Home Edizioneed. 2 From Cape Canaveral to Herzigowa – Gabriele Rigon

From Cape Canaveral to Herzigowa – Gabriele Rigon

by AdminAg

Written by Artemide De Blanc

Anything is possible, they say. Indeed, listening to the naturalness with which Gabriele Rigon recounts his transition from war reportage to the backstage at Milano Moda Donna, the allegory of life and Forrest Gump’s box of chocolates comes to our mind: ‘you never know what you’re going to get’. Rigon’s photos are pervaded by a dreamlike glaze, they open a gap where time remains suspended. As if the anxious and agitated rhythm of reality cannot enter in there.

Yet Rigon was a military pilot. Action punctuated by tight rhythms has always been his daily routine. “I was born in my grandfather’s photographic studio in Gemona del Friuli, I have always had a camera in my hand. My passion for photography was born in Namibia, during a ONU mission: I felt the need to show others what I was seeing, I started with reportages’.

Lebanon, Afghanistan, the Balkans. 36 years of intense documentary activity.  Incidentally, for a certain part of his life his path crossed that of the Italian astronaut Paolo Nespoli, which took him to Baikonur, to Cape Canaveral, to launch sites around the world.

“When I came back to Italy from missions I got a bit bored, I was looking for diversions. And I started to try my hand at female portraits, with the first nude images’.

How did you get into fashion?
In the early 2000s, a dear friend started inviting me to Milan Fashion Week, I would literally sneak into the backstage with a colleague: I remember hours spent sketching iconic models like Eva Riccobono, Bianca Balti, Eva Herzigowa. So, slowly, I arrived at my first official job, in 2001, and built up a team of make-up artists and stylists.  I have always considered myself a photo amateur, because unlike a photographer I portray what I love and not what is imposed on me by others. And I have been able to see, being in contact with famous people who have taken this profession to the highest peaks, that never being happy with one’s result is a prerogative typical of the great. For example, of a legend like Giovanni Gastel.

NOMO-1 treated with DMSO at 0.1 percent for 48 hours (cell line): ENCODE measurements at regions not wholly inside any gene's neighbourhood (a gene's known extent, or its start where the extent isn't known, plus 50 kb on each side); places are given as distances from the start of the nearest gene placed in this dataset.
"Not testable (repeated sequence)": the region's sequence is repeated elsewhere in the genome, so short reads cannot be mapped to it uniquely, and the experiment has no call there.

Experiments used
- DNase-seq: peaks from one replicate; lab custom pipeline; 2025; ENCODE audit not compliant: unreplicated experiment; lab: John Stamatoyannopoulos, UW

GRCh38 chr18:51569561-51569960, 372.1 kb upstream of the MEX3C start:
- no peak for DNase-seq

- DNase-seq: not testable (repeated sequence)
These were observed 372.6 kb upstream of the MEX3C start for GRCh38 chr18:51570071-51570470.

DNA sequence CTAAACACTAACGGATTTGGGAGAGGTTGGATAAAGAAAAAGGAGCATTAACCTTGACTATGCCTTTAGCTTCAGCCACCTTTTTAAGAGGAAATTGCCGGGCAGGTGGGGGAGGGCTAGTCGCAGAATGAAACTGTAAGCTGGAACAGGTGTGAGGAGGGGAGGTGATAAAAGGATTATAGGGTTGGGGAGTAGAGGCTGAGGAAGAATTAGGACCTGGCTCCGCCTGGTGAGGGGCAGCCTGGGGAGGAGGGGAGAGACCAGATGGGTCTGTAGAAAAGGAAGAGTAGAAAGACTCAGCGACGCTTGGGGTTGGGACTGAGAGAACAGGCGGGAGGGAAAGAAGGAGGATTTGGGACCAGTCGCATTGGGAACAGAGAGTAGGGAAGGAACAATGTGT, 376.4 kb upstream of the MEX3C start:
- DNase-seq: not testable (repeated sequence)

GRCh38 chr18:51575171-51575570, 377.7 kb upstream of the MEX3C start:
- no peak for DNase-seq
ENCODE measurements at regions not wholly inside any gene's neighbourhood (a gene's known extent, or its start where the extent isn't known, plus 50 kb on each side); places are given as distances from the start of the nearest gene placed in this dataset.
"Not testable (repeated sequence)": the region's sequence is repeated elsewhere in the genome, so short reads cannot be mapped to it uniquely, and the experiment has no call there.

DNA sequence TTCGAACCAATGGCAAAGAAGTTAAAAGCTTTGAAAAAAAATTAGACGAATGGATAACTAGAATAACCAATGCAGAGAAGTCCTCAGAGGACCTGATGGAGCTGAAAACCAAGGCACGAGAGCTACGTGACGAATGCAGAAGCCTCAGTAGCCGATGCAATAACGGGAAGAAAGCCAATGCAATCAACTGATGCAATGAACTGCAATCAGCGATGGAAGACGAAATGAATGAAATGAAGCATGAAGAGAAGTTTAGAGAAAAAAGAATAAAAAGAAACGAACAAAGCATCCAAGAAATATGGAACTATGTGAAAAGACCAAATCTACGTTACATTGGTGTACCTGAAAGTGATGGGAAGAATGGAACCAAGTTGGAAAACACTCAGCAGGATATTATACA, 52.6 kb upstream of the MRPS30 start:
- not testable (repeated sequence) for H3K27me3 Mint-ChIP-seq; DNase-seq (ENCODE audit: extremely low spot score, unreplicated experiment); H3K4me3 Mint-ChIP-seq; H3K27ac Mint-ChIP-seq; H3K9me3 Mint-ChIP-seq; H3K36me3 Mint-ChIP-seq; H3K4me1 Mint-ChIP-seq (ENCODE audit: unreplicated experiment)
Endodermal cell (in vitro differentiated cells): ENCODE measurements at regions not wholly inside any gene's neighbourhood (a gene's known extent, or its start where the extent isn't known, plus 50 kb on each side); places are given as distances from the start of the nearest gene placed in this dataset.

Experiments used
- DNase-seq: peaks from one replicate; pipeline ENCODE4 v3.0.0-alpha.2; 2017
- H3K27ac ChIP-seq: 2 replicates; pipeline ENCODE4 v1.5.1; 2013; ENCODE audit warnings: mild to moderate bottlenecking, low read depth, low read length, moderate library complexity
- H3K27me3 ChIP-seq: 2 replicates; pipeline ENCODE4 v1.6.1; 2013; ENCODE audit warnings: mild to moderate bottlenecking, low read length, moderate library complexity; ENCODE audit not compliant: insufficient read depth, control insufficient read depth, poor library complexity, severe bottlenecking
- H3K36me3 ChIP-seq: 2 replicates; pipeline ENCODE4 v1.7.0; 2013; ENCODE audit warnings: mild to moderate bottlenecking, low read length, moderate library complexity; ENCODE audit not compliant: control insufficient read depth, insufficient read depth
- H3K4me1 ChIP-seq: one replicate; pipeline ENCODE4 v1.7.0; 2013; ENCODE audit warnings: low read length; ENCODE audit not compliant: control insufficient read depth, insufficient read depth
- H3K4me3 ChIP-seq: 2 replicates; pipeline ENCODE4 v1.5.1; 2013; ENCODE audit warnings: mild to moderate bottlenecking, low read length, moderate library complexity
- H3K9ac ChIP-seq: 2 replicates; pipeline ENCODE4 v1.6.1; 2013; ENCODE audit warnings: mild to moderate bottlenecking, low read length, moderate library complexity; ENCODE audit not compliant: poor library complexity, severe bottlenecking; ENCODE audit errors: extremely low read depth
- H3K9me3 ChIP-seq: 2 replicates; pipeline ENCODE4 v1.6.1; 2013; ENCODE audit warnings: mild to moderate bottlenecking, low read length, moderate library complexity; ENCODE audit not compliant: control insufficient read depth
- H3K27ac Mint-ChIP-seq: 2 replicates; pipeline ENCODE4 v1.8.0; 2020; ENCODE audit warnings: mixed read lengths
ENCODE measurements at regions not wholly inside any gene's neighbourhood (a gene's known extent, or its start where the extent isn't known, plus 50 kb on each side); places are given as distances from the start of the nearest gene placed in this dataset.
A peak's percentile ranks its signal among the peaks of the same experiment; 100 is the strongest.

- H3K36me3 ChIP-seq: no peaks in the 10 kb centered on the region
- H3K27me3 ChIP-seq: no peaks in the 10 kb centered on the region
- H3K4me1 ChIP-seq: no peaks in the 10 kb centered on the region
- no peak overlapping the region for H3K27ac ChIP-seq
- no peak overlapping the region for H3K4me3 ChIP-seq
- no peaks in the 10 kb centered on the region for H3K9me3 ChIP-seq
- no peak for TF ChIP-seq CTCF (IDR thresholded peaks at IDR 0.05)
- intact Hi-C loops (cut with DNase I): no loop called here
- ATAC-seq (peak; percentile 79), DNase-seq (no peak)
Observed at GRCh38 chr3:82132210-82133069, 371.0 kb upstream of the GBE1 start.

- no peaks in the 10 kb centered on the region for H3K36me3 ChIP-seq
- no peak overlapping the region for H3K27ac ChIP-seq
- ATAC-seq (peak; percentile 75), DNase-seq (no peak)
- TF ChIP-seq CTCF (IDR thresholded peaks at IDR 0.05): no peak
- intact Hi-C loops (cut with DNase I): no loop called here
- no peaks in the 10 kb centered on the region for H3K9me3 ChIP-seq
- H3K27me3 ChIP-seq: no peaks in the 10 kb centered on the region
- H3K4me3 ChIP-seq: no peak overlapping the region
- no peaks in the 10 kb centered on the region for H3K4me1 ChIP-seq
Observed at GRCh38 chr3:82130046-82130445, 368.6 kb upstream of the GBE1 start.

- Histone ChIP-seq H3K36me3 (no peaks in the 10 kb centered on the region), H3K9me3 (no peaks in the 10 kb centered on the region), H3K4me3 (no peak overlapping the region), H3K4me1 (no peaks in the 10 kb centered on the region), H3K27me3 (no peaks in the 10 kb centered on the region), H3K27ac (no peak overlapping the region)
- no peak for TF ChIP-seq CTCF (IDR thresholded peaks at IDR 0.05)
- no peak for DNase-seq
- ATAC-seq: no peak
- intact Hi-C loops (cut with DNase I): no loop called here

What do you remember about Gastel?
His restlessness, that sense of incompleteness in front of a photo that appeared perfect to others: for him it never was. He was always pushing the bar higher and was never able to be completely satisfied with his work. After all, anyone who has achieved excellence in this profession started it out of pure passion, certainly not because of a diploma. And he has retained a certain amount of modesty, a real lever for improving himself every day.

Your women often seem like daguerreotypes, you clothe eroticism with a strong elegance. What do you want to communicate?
Being able to take portraits with a glamorous touch was a way of overcoming a deep shyness. Eventually it became a style. I brought my vision to what I believe to be one of Mother Nature’s most powerful gifts, the female nude. Over the years, beautiful relationships of friendship, of complicity were born. Some of my historical models are over 30 years old and I continue to shoot them, I have maintained a strong bond with about ten of them.

Contemplative, never allusive?
Eros is art. Pure contemplation. I have always tended to shoot in high keys to get a bright picture, to get pure beauty without the abyss of contrasts or excessive chiaroscuro. In this way, even the complexion is homogenous, almost patinated.

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